Up Close: Roof, Front, Rear and Base
Now we've got an idea of the overall style of the case let's examine it in a bit more detail. Moving forward from the rear of the case we are treated to this uninterrupted expanse of brushed Aluminium. This isn't plastic effect, neither is it wafer thin, this is the real deal. Rough hair brushed and left with a slightly silky appearance. Cut into the rails on either side of the Aluminium are slits which allow air to be vented from the roof so as not to compromise the cooling characteristics more than necessary.
The only feature to break the flow of the curving sheet is the Front I/O, and even this area has been kept low profile so as not to disturb the lines. Subtle power and reset buttons are found next to HDD and power lights with an array of no less than 4 USB 2.0 and 2 USB 3.0 sockets combined with the usual audio in/out. We've used the word array here to describe the USB sockets as we're not entirely sure what the collective noun is, never having had to describe such a large collection before. Attention to detail and build quality on the exterior is high with tight shut lines between panels and a good colour match between plastics and metals.
Opening the hinged front door of the case, which is held shut by small magnets and can be swapped to either side, reveals 3x5.25" bays underneath which is a large fan intake area. Although either 2x140mm or 2x120mm fans can be fitted the intakes have a removable filter panel covering the single fitted 140mm fan.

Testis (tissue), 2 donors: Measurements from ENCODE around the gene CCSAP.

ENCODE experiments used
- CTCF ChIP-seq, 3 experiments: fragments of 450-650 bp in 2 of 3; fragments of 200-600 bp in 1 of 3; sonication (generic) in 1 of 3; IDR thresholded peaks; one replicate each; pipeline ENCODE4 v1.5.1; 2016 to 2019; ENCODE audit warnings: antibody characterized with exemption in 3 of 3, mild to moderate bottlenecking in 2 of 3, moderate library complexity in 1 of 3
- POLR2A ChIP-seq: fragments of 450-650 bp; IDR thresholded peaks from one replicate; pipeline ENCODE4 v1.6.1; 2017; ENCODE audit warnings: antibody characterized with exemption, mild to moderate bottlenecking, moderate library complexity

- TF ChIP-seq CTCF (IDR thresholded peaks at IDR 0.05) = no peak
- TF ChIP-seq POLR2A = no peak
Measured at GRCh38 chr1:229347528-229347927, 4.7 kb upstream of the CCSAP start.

The 5.25" bay covers also have removeable foam filters which aside from preventing dust infiltration will also serve to help reduce the sonic signature of the AI-6.
The rear of the case looks like a great many others, with 3 grometed holes for tubing under which lies a grill for a 120mm rear extract fan. To the left of this we find the rear I/O area, beneath which are a generous 8 expansion bays along with an additional vertically mounted bay for those devices that do not require Motherboard connection. At the base of the case we find the cut out for the ATX PSU. Like the rest of the case the rear is painted in the same Gloss white.
The case is raised some 25mm off the deck by two long parallel rails. Small foam pads at either corner aid stability with the large recess provided ensuring a good flow of air to the filtered mesh covering the entire underside.
Up Close: Interior Overview and Storage
The interior of the AI-6 is finished in the same White as the exterior with the four vertical and one horizontal black rubber grometed cable management holes giving the only real contrast. The A16 sports a large CPU cut out enabling Heatsinks to be changed without motherboard removal.